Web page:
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Old 1st May 2013, 7:53 am   #201
Tractorfan
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Smile Re: Another unusual plug and some other questions

Hi,
Is this what you were thinking of? I used to have the matching plug, but I think it's been lost in the mists of time. There are no markings on it apart from "RADIO".
Cheers, Pete
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Old 1st May 2013, 7:00 pm   #202
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Default Re: Another unusual plug and some other questions

I've got a matching plug on my '30s GEC extension speaker.

My primary school had these sockets in every classroom with C&S speakers connected to them.

Nick
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Old 1st May 2013, 9:19 pm   #203
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Default Re: Another unusual plug and some other questions

My school had 3-pin sockets of this type in some classrooms too. A 1952 Belling-Lee catalogue identifies the 3-pin plug type as being in accordance with BS666.

The 1936 Bulgin catalogue has 2 pin [unillustrated] and 4 pin [similar configuration] types, the 4 pin type being for use with speakers having energised field coils.
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Old 2nd May 2013, 12:07 pm   #204
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Default Re: Another unusual plug and some other questions

My primary school had the 2 pole versions with a switch box to select channels of radio. I think it was centre OFF one side PROG1 the other PROG 2. In practice it was always switched to the side which gave the 'Home Service' so we could cavort about to the exhortations of Miss Percival (Music & Movement), once a week. Heaven knows what would have happened had teacher's hand slipped and the 'Light Programme' been selected; the effect of those Beat Combos on our tender minds .......
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Old 2nd May 2013, 8:06 pm   #205
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Default Re: Another unusual plug and some other questions

Hi Gents, this type of plug was used in schools and homes in NE England as part of the Reddifusion "wired sound" system. It used 100v line distribution and 4 programmes were available. Selector switch was usually by a rear window and a resistive "chain" fader was fitted to the speaker box. This connected to the selector switch by the plug/ socket shown.

Ed
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Old 4th May 2013, 2:19 pm   #206
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Default Re: Another unusual plug and some other questions

We had this in Rammy until the mid nineties Ed for TV/Radio. I think Dave Moll has the selector switch from my house on Bury New Road. I thought the signals came out on a 9 Meg feed [twisted pair] or have I got that wrong? The ref to a 100v line has confused me. Don't want to go off topic with this but I am relying on the "some other questions" aspect of the Thread Title to meet the regulations.
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Old 4th May 2013, 4:01 pm   #207
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Default Re: Another unusual plug and some other questions

The schools in our area had some sort of radio/gram hidden away somewhere and C&S speakers with switched volume controls. I thought they switched resistors but they could just have well been transformer taps.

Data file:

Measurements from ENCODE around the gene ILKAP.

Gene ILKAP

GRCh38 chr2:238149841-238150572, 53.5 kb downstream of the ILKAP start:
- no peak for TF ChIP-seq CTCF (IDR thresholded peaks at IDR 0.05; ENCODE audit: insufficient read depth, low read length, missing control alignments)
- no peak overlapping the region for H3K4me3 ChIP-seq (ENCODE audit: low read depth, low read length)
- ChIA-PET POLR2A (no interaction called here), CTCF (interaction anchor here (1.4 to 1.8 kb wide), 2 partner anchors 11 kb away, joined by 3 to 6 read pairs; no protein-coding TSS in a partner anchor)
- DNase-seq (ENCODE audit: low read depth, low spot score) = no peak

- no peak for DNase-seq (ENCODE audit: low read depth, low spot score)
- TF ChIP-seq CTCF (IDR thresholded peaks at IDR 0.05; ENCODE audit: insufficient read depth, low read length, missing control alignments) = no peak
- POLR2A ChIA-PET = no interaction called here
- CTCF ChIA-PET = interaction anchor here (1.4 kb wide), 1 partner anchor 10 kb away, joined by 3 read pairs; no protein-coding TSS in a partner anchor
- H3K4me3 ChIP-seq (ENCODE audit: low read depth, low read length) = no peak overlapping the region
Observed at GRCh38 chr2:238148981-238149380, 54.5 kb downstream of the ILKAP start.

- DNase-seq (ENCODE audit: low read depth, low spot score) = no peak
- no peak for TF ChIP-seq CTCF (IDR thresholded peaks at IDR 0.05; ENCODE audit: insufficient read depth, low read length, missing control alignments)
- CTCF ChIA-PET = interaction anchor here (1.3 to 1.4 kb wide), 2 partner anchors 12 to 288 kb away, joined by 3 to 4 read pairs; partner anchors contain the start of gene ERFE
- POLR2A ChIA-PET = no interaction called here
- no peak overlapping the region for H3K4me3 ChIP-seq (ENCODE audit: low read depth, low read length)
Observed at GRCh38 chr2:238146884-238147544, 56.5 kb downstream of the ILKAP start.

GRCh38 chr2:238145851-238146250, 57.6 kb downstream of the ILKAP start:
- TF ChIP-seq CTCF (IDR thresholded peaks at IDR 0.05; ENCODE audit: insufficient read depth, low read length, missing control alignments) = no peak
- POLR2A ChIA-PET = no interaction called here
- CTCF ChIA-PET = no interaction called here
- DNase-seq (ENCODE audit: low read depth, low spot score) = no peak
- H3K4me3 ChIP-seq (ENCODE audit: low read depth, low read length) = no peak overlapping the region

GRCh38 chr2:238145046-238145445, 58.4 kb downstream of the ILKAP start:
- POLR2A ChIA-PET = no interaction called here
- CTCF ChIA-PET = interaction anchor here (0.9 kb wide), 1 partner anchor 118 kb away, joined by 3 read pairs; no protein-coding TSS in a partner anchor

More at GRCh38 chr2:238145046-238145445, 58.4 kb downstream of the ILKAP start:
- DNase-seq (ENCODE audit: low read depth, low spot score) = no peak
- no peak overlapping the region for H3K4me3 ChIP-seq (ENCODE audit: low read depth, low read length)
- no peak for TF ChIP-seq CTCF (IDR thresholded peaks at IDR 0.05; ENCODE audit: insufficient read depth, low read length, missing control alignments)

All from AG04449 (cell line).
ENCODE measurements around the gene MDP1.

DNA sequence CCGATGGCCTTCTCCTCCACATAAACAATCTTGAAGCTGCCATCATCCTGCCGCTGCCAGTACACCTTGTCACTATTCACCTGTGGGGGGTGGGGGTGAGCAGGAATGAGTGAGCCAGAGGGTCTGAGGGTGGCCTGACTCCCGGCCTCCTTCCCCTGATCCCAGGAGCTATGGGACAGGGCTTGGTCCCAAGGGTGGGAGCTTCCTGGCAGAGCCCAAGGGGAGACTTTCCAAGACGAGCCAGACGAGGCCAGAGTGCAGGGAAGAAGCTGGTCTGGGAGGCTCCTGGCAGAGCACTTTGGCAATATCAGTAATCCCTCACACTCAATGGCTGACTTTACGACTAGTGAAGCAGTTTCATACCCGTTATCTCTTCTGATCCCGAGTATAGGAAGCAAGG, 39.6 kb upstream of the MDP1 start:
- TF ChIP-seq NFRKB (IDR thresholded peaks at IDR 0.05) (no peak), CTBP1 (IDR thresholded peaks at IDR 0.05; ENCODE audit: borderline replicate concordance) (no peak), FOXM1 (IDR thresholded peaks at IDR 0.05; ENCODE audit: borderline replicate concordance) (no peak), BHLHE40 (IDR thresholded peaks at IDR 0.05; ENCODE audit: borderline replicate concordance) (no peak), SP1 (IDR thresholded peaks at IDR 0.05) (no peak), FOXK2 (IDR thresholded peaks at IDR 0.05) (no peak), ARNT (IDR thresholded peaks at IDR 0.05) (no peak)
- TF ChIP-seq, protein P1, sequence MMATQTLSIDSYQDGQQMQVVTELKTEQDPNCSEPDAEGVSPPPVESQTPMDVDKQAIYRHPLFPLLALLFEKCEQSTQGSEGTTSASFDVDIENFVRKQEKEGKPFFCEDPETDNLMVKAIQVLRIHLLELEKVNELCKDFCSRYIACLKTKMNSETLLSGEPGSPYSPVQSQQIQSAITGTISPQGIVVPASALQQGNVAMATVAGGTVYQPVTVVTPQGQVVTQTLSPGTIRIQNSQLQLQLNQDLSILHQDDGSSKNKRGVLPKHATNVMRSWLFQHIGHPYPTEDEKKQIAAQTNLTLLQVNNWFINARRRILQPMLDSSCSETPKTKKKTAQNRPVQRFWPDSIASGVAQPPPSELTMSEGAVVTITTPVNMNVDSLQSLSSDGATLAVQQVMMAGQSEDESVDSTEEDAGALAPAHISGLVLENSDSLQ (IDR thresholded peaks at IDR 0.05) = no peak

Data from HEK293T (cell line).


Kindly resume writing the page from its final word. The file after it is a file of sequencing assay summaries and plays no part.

Just seeing the connector re-creates the sounds ding-de-dong, ding-de-dong, DING-DE-DONG, DING-DE-DONG, BONG! Are you sitting comfortably?

David
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Old 4th May 2013, 7:43 pm   #208
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Default Re: Another unusual plug and some other questions

Hi Dave W, 100v line was for radio, TV was on separate leads, probably twisted as you say and screened. From memory it was about an 8 meg signal.

Ed
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Old 4th May 2013, 9:42 pm   #209
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Default Re: Another unusual plug and some other questions

Thanks for the clarification Ed. At least I wasn't entirely folowing the wrong "lead".

Dave W
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Old 13th Jul 2013, 4:31 pm   #210
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Default Re: Another unusual plug and some other questions

I picked up a few 1956 editions of Practical Householder last weekend and found this advert for "The King Pin".

Oddly at the same market but a totally unrelated stall, someone had one of these very plugs and a scrap of old fabric cord attached to it (covered in mud). The joker wanted £15!!!! So I bid him farewell.

Anyway, interesting ad nontehless
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Old 13th Jul 2013, 8:38 pm   #211
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Default Re: Another unusual plug and some other questions

Surely fuses don't blow often enough for this to have ever been of any use...?
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Old 15th Jul 2013, 9:28 am   #212
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Default Re: Another unusual plug and some other questions

Oh yes they did !
Back in the good old days, when power sockets were rather a new idea, fuses blew regularly.
Some appliances used a full 15 amps and therefore got through 13 amp fuses regularly.

And of course mains voltages differed, I doubt that a 110 volt heater would have survived long on 240 volts, but many old 210 or 220 volt heaters got used in 240 volt districts and used 16 amps or so.

I remember a relative who had an old fashioned 3 bar electric heater in which I noticed that the elements seemed bright orange rather than dull red.